Feb 26, 2018 | By Benedict

A talented maker named [Ronald] has carried out an incredible 3D modeling and 3D printing project. The maker found childhood sketches of a submarine made by his father in the 1970s, turned them into a detailed 3D printed model, and presented the model to his father.

It’s a slightly depressing fact to admit, but many of us enjoyed a creative peak as children. Think about it: so many kids, even those who end up doing noncreative work as adults, fill huge sketchbooks with crazy drawings, stories, and other projects. Not all these projects make a great deal of sense, of course, but the creative mind of a child is truly a fascinating thing.

But what if some of those doodles were treated not as the work of a child, but as blueprints for a 3D printable model? For Ronald, a maker with bags of talent (and clearly something of a sentimental side), that idea seemed like a brilliant challenge when he discovered pages and pages of incredibly detailed, incredibly precise drawings of underwater vehicles and rockets drawn by his father in the 1970s.

Some of these sketches drawn by Ronald’s father depicted a made-up underwater vehicle called CURV II, or Civilian Underwater Research Vehicle. These impressive sketches, made with scientific-looking cross-sections and multiple angles, could have been the work of somebody much older than 11 years old.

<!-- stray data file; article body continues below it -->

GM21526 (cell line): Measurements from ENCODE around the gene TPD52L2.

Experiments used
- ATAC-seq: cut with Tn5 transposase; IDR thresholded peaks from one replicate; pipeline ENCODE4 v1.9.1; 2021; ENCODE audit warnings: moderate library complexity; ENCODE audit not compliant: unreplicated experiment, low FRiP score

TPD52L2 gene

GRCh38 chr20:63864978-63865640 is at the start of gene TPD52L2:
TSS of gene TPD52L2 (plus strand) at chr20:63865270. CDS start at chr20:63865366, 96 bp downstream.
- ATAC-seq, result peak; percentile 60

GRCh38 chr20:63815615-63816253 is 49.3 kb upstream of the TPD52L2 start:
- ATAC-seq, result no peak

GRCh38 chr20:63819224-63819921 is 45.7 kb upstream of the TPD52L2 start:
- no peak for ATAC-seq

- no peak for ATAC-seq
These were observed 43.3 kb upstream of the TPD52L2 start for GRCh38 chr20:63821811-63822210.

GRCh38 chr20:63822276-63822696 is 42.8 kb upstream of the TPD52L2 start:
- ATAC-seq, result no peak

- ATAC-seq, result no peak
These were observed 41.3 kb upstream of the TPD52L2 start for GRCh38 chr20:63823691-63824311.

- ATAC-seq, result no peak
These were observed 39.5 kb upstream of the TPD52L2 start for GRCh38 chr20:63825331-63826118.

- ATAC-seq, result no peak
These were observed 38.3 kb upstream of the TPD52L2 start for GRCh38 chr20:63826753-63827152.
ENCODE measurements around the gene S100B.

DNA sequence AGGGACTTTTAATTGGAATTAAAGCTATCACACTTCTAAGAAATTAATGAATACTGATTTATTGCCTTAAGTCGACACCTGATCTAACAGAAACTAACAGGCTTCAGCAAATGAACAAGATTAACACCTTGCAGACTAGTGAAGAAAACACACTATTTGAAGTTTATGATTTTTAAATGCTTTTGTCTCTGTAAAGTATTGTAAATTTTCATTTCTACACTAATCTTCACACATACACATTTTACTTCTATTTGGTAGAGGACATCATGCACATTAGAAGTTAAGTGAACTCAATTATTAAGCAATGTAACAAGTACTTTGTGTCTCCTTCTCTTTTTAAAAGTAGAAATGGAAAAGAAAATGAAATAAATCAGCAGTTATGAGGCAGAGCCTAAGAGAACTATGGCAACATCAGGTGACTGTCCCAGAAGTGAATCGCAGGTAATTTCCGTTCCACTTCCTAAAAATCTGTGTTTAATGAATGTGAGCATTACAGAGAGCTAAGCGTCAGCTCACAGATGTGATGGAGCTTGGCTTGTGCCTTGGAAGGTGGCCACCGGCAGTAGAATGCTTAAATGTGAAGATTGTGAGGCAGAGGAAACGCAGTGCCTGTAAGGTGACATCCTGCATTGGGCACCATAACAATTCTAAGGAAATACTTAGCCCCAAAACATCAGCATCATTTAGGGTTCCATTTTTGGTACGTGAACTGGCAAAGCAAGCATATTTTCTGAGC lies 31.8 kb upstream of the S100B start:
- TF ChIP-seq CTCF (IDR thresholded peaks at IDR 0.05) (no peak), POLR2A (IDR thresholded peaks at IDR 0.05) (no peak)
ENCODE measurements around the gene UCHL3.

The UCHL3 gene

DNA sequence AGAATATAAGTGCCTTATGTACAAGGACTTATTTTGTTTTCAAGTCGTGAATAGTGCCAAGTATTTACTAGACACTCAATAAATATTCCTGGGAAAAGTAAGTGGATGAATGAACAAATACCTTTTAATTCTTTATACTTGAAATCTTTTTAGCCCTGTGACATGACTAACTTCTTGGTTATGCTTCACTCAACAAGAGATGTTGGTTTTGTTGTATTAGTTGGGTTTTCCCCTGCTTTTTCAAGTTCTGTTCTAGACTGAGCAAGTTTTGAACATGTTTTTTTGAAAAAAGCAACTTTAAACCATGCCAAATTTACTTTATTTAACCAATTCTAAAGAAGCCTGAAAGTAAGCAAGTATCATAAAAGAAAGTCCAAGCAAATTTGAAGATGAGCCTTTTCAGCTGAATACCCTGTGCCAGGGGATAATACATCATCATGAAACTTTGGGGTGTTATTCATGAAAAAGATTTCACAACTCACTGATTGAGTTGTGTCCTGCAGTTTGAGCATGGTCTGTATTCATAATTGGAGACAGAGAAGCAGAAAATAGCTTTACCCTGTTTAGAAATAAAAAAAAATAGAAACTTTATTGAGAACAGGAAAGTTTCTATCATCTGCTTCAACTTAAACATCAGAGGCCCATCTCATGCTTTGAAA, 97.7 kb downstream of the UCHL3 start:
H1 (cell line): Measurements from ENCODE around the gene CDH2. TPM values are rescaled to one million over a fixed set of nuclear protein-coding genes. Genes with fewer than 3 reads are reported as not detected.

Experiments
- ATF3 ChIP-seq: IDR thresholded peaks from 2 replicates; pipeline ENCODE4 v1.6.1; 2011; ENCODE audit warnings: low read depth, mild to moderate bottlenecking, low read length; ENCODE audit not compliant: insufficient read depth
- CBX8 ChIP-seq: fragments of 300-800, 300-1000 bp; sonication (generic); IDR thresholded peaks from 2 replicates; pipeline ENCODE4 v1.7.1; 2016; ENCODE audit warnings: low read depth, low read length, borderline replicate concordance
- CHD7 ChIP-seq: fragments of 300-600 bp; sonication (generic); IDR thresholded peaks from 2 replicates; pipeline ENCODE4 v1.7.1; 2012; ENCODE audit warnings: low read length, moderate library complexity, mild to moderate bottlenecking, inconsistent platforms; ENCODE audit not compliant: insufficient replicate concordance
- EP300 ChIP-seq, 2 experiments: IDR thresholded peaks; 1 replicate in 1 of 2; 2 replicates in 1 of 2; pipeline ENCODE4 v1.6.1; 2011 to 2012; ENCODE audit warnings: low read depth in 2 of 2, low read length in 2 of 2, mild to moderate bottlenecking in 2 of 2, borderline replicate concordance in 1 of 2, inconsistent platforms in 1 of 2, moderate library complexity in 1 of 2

Fortunately, the precision of the drawings made Ronald’s job—turning those sketches into a tangible model—a bit easier. First, the maker made the submarine “a little more sleek and modern-looking while still retaining [his father’s] overall design and proportions.” This refined sketch on paper could then be modeled using Solidworks, a process that took several hours a day for an entire week.

The brilliant 3D model was then turned into some cool 3D renders, and then, even better, into a 3D printed model, expertly finished and painted, complete with detailed interior and exterior.

Ronald’s father’s reaction when he saw his childhood fantasies brought to life? “It was my goal for there to be tears,” Ronald reports, “and I'm proud too say that a few were shed when he first saw it.”

(Images: Ronald Finger / imgur)

See the original post here, and see the build in action in the video below.



Posted in Fun with 3D Printing



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